My rating: 5 of 5 stars
The City is Besźel. The City is Ul Qoma. Both somewhere along the European/Asian border. Besźel is old-world and rundown; Ul Qoma is modern and wealthy. The science-fictional relationship the two cities share, and what they don’t, is at the heart of China Miéville’s The City & The City. Layered over this foundation is a police procedural that pays homage to Raymond Chandler. To say more would ruin the pleasure of discovery. Stop reading here if you don’t want the secret to be spoiled. Suffice to say that The City & The City is a top-notch novel that will appeal to both science fiction and mystery fans.
A young woman is found murdered in Besźel. The evidence indicates that she was killed in Ul Qoma and then moved. Detective Tyador Borlú of the Besźel Extreme Crime Division is assigned to the case, along with beat cop Lizbyet Corwi. The investigation eventually takes Borlú to to Ul Qoma where he teams with detective Qussim Dhatt. All is not as it seems, and as clues are uncovered this becomes a dangerous political case.
With a concept that would be at home in a Philip K. Dick story, the two cities inhabit the same physical space. The citizens of Besźel and Ul Qoma walk the same sidewalks and drive the same (although differently named) streets. Custom and law dictate that residents of each city “unsee” the other. If one “sees” something in the other city, he is committing the crime of breach. To ensure compliance, a mysterious, all powerful authority known as Breach exercises immediate and complete enforcement in both cities. Thus, everyday interactions, such as avoiding cars and pedestrians in the other city, become second nature by adulthood. Travel and trade to and from the cities are allowed, but only at highly regulated checkpoints.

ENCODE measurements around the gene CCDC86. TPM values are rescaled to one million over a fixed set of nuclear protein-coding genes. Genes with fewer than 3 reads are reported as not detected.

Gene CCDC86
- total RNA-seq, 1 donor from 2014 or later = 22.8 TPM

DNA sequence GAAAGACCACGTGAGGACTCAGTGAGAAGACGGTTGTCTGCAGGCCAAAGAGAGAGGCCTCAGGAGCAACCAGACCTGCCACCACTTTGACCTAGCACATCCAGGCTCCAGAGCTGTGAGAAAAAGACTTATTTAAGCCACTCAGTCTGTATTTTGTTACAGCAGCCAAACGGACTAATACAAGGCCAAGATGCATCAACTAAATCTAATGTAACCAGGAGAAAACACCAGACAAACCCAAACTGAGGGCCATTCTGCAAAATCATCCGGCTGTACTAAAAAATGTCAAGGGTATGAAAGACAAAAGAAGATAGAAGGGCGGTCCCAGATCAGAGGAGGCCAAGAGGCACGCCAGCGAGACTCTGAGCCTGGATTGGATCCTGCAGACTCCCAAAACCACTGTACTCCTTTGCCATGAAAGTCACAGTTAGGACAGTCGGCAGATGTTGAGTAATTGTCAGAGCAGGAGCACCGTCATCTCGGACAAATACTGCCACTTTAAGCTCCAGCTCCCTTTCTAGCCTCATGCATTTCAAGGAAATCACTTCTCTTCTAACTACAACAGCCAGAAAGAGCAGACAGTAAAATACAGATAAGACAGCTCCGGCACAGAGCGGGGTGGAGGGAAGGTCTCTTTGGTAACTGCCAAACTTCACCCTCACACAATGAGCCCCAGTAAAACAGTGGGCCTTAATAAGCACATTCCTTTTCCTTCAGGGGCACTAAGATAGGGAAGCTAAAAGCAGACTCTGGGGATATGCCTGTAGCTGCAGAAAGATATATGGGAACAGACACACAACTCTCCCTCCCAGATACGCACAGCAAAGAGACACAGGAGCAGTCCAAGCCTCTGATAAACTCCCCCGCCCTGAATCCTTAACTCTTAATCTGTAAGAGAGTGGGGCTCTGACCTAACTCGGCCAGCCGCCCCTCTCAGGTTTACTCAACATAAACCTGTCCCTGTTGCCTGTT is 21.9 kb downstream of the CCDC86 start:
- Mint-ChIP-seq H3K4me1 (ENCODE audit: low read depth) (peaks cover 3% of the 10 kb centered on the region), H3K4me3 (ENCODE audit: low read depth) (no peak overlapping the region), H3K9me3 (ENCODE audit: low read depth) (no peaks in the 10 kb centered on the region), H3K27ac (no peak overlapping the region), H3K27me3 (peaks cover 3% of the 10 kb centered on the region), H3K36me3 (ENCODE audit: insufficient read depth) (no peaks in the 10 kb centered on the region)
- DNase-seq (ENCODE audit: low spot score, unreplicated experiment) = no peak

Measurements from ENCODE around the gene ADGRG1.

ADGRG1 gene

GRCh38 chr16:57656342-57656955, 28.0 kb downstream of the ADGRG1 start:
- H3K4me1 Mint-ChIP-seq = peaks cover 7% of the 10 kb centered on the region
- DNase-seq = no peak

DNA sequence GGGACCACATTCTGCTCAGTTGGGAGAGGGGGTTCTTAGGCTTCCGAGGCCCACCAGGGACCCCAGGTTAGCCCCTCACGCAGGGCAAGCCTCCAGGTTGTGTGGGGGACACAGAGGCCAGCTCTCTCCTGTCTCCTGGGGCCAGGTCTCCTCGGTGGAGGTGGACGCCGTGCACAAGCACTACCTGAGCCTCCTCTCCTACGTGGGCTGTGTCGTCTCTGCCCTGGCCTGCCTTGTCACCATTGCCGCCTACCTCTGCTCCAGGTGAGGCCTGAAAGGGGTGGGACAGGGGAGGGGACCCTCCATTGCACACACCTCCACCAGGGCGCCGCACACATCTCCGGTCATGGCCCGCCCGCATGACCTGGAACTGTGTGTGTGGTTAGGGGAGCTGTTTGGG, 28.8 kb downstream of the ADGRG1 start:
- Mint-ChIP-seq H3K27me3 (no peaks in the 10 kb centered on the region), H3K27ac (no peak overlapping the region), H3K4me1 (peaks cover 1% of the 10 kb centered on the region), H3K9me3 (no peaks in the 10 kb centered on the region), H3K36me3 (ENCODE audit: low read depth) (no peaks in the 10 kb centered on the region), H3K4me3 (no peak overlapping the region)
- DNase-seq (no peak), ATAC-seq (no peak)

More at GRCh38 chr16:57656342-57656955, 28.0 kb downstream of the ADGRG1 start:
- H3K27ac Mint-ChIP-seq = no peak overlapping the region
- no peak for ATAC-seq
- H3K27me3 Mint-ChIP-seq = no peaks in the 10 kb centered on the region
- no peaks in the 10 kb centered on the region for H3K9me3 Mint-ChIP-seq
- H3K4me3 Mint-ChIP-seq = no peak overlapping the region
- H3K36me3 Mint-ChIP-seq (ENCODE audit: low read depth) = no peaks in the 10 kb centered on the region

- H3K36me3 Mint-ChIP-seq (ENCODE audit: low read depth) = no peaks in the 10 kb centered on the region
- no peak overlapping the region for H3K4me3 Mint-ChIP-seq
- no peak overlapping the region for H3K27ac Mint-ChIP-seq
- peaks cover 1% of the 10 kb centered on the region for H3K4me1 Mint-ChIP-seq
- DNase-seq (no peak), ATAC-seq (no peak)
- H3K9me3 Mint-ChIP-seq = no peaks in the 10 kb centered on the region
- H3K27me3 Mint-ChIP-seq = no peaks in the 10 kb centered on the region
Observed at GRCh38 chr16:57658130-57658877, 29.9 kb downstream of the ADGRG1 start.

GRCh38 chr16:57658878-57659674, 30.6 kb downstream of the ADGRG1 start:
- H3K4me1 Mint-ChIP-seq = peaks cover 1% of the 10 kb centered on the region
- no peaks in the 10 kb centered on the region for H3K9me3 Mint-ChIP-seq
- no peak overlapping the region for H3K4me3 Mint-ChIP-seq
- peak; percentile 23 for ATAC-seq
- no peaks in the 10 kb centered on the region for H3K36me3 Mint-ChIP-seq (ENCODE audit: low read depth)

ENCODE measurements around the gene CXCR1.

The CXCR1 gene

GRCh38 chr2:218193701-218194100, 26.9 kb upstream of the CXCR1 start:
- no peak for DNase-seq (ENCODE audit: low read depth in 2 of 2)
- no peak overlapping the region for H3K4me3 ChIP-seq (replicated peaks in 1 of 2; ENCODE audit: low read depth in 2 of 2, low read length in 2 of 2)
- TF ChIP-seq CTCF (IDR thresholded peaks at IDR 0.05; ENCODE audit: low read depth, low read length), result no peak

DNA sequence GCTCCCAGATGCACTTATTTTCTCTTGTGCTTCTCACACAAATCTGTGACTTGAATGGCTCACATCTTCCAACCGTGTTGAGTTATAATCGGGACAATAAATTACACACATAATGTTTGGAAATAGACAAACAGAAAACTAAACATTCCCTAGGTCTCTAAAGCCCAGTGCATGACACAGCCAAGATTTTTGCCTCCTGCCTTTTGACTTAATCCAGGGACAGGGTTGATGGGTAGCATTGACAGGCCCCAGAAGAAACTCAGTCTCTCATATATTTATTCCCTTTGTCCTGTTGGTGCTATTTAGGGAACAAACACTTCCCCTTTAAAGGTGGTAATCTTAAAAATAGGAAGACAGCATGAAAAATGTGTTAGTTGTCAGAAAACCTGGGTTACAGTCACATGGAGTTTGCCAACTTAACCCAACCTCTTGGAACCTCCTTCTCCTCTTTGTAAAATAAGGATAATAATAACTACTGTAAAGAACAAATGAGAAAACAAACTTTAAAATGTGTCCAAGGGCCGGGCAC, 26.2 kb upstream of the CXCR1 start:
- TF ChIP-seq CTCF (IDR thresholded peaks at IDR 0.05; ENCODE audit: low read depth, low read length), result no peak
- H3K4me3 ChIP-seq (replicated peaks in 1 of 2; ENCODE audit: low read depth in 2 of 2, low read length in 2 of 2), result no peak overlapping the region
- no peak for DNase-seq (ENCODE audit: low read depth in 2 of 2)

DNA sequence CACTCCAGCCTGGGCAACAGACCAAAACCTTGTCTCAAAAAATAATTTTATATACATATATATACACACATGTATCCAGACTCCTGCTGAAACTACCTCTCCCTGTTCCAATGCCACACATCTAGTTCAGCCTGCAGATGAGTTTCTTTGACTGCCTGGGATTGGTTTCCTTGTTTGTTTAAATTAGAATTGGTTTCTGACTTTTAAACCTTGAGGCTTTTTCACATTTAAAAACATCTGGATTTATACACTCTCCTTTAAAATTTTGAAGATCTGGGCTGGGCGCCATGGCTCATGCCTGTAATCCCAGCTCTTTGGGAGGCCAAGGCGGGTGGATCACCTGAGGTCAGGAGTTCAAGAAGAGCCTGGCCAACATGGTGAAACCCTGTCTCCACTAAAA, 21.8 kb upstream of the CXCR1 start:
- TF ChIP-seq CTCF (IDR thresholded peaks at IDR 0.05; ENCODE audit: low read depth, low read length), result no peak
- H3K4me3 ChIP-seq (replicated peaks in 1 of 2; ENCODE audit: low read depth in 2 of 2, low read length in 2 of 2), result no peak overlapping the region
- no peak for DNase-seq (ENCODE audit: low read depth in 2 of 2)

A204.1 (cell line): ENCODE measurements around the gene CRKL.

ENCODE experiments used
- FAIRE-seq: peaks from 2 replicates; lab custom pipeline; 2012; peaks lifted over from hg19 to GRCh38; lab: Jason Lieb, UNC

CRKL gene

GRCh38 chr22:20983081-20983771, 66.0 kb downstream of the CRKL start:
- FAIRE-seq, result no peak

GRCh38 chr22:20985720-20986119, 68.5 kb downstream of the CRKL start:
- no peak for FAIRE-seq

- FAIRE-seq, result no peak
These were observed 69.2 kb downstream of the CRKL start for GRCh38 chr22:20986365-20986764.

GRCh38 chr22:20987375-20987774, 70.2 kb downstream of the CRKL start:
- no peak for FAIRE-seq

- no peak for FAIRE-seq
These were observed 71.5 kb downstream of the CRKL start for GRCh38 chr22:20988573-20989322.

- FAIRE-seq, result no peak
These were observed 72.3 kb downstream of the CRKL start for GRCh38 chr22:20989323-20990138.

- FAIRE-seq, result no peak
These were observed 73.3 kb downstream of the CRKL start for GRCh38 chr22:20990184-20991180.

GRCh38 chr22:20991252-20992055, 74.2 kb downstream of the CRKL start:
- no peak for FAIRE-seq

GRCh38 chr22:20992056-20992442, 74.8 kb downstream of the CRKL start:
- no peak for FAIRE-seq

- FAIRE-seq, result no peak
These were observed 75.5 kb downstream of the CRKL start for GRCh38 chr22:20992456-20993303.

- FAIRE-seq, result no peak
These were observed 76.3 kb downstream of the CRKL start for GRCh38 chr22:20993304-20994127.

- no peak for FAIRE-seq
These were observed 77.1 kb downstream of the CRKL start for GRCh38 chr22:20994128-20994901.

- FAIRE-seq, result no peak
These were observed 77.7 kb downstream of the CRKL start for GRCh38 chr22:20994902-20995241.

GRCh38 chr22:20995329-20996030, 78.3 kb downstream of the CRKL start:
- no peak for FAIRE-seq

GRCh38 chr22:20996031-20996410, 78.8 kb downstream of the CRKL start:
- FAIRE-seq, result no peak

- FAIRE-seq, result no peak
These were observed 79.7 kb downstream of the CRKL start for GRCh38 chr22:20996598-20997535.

How the cities split apart is not explained, having been lost to the sands of 2000 years of time. The only clues are artifacts buried in an archeological dig in Ul Qoma—a site that the murdered woman was researching. Conspiracies abound around those who would unify the two cities and those who would forever keep them apart. Certainly, one of the unresolved issues is why the taboo of crossing illegally is so severely enforced.
Miéville shapes his writing style to reflect the place he is describing. The early chapters in Besźel are somewhat broken and unclear, but as the story progresses toward Ul Qoma the prose evolves to a smoother, more confident tone. Miéville does this so unobtrusively that only on reflection does one realize what he is doing. Miéville brings the urban settings of the book to life, and the reader will be rewarded for having the patience to see the mysteries unraveled.
The City & The City is ultimately a metaphor for how we “unsee” the unpleasant aspects of our lives, be it a homeless beggar, a public argument, other people in an elevator, or any kind of awkward situation. Let us hope that Miéville will further explore this fascinating duality.